Instrument preparation and packaging

Nov. 1, 2009
Some of you who have been in practice for 25 years or more may remember that many instruments cleaned after patient treatment were placed into the heat sterilizer as unwrapped, loose items.

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Some of you who have been in practice for 25 years or more may remember that many instruments cleaned after patient treatment were placed into the heat sterilizer as unwrapped, loose items.

Since that time, we have seen a gradual evolution in reprocessing equipment and products used to package instruments. A variety of materials have become available since the days of wrapping items in thick muslin or paper towels. They include heat–sensitive bags, wraps, pouches, and perforated instrument cassettes. Cassettes are included in the category of instrument packaging because, among other features, they facilitate instrument processing and enhance instrument organization for specific procedures. When used, however, cassettes that contain cleaned instruments must also be wrapped prior to sterilization.

As per basic infection control principles, recommendations from the CDC and other organizations call for critical and semicritical items to be wrapped prior to sterilization and kept wrapped after processing. The obvious goal is to protect instruments from contamination after removal from the sterilizer and keep them sterile during storage. Not just any paper or plastic container will suffice. Specific factors should be considered when selecting a packaging material. They should:

  • Be cleared by the FDA
  • Ensure adequate penetration of the sterilizing agent
  • Maintain sterility of items by providing an adequate barrier to outside microorganisms
  • Be puncture–resistant and tear–resistant
  • Be easily and completely sealed
  • Have contents that can be easily removed while maintaining sterility
  • Have material that is free of toxic elements and dyes
  • Be low–linting if material is fabric
  • Be cost–effective

It is also important for materials to be compatible with the type of heat sterilization used by the practice. For example, a number of the paper–plastic pouches normally used in autoclaves will char or burn when exposed to the elevated temperatures required for dry heat sterilization.

Inappropriate materials can also compromise the sterilization process by not allowing heat to penetrate sufficiently to reach and maintain required temperatures.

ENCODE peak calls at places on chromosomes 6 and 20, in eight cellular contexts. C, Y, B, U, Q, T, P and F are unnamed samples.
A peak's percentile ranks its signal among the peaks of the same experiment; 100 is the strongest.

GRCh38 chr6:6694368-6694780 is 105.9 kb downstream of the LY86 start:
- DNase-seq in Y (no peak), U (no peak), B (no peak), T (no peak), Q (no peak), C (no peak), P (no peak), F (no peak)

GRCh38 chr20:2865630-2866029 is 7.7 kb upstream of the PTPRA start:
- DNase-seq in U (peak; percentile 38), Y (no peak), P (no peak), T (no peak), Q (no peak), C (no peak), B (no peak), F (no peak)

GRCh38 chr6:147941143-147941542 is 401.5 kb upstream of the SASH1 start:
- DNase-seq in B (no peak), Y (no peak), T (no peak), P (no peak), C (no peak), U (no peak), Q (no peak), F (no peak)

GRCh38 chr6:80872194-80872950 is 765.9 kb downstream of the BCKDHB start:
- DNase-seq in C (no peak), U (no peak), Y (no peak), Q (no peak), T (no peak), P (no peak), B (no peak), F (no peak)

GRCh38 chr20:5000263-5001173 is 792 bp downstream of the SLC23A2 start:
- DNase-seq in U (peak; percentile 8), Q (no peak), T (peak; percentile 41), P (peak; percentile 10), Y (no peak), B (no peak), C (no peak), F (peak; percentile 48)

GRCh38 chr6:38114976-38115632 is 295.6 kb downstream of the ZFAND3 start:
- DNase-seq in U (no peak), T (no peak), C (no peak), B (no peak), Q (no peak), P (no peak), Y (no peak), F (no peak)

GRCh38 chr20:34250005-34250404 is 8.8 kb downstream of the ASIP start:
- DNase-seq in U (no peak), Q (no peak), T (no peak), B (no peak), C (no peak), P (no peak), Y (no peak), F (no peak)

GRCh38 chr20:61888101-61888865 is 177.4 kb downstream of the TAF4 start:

A significant innovation developed for instrument pouches was the addition of an external chemical indicator that changed color when sterilization conditions were reached in the unit chamber. Autoclave tape is the historical example of such an indicator. It was used to seal the instrument wrap or pouch and also serves as visible proof that items were exposed to a heat sterilization process.

Unfortunately, this temperature–sensitive tape is not reliable as a temperature indicator. To demonstrate this, I used to instruct students to take a piece of autoclave tape and place it on the inside of the rear window of their cars. After a few days of exposure to sunlight, the dark stripes of the tape were quite visible. In a similar manner, colored stripes would often begin to develop on the tape within a few minutes of exposure to steam in an autoclave — long before sterilization conditions are reached.

Because the heat and pressure conditions may be different on the inside of a loaded pouch from the outside of the container, guidelines have called for placing a chemical indicator on the inside of each package to verify penetration of sterilizing vapor.

If the internal indicator is not visible from the outside, use of an external chemical indicator is also recommended. Use of these separate temperature–sensitive impregnated strips has become a routine component of instrument processing and sterilization protocols in many dental practices. It should be emphasized, however, that these do not replace routine biological monitoring of the sterilizer, which demonstrates destruction of heat–resistant bacterial spores.

Recently, sterilization monitoring has become much easier for personnel charged with reprocessing instruments. Pouches are now available that contain built–in internal and external multiparameter steam indicators. These provide reliable, visible information concerning time, temperature, and exposure of items to steam in an autoclave.

When packages are removed after being run through a cycle, failure of either of these dual–quality control indicators to change color quickly alerts the person inspecting the processed packages that the sterilization cycle has failed, and the instruments should not be used. Thus, instrument processing and sterilization monitoring just became a bit more efficient.

Dr. John A. Molinari is Director of Infection Control for THE DENTAL ADVISOR. Previously, he was professor and chairman of the Department of Biomedical Sciences at the University of Detroit Mercy School of Dentistry. Contact him at [email protected].

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